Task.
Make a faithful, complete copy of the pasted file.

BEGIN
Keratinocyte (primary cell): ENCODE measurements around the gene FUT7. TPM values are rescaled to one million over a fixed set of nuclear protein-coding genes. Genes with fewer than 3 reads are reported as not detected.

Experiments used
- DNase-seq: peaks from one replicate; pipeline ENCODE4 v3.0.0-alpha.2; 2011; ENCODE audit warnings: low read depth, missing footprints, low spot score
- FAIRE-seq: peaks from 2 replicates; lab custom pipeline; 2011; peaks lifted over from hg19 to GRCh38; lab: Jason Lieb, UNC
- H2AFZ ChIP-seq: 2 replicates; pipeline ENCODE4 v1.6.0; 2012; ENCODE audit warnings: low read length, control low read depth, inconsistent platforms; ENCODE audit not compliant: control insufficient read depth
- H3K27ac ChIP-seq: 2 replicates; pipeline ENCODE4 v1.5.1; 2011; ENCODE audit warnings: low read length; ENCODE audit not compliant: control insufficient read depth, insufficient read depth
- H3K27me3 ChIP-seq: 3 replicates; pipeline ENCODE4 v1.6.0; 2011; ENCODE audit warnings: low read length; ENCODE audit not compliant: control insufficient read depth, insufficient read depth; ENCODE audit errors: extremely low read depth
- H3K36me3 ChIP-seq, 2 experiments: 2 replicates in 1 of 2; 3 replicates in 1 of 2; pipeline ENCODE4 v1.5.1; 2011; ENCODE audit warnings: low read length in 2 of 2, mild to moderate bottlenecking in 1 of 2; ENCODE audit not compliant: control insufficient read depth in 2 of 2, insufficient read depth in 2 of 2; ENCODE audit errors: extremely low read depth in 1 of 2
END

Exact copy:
Keratinocyte (primary cell): ENCODE measurements around the gene FUT7. TPM values are rescaled to one million over a fixed set of nuclear protein-coding genes. Genes with fewer than 3 reads are reported as not detected.

Experiments used
- DNase-seq: peaks from one replicate; pipeline ENCODE4 v3.0.0-alpha.2; 2011; ENCODE audit warnings: low read depth, missing footprints, low spot score
- FAIRE-seq: peaks from 2 replicates; lab custom pipeline; 2011; peaks lifted over from hg19 to GRCh38; lab: Jason Lieb, UNC
- H2AFZ ChIP-seq: 2 replicates; pipeline ENCODE4 v1.6.0; 2012; ENCODE audit warnings: low read length, control low read depth, inconsistent platforms; ENCODE audit not compliant: control insufficient read depth
- H3K27ac ChIP-seq: 2 replicates; pipeline ENCODE4 v1.5.1; 2011; ENCODE audit warnings: low read length; ENCODE audit not compliant: control insufficient read depth, insufficient read depth
- H3K27me3 ChIP-seq: 3 replicates; pipeline ENCODE4 v1.6.0; 2011; ENCODE audit warnings: low read length; ENCODE audit not compliant: control insufficient read depth, insufficient read depth; ENCODE audit errors: extremely low read depth
- H3K36me3 ChIP-seq, 2 experiments: 2 replicates in 1 of 2; 3 replicates in 1 of 2; pipeline ENCODE4 v1.5.1; 2011; ENCODE audit warnings: low read length in 2 of 2, mild to moderate bottlenecking in 1 of 2; ENCODE audit not compliant: control insufficient read depth in 2 of 2, insufficient read depth in 2 of 2; ENCODE audit errors: extremely low read depth in 1 of 2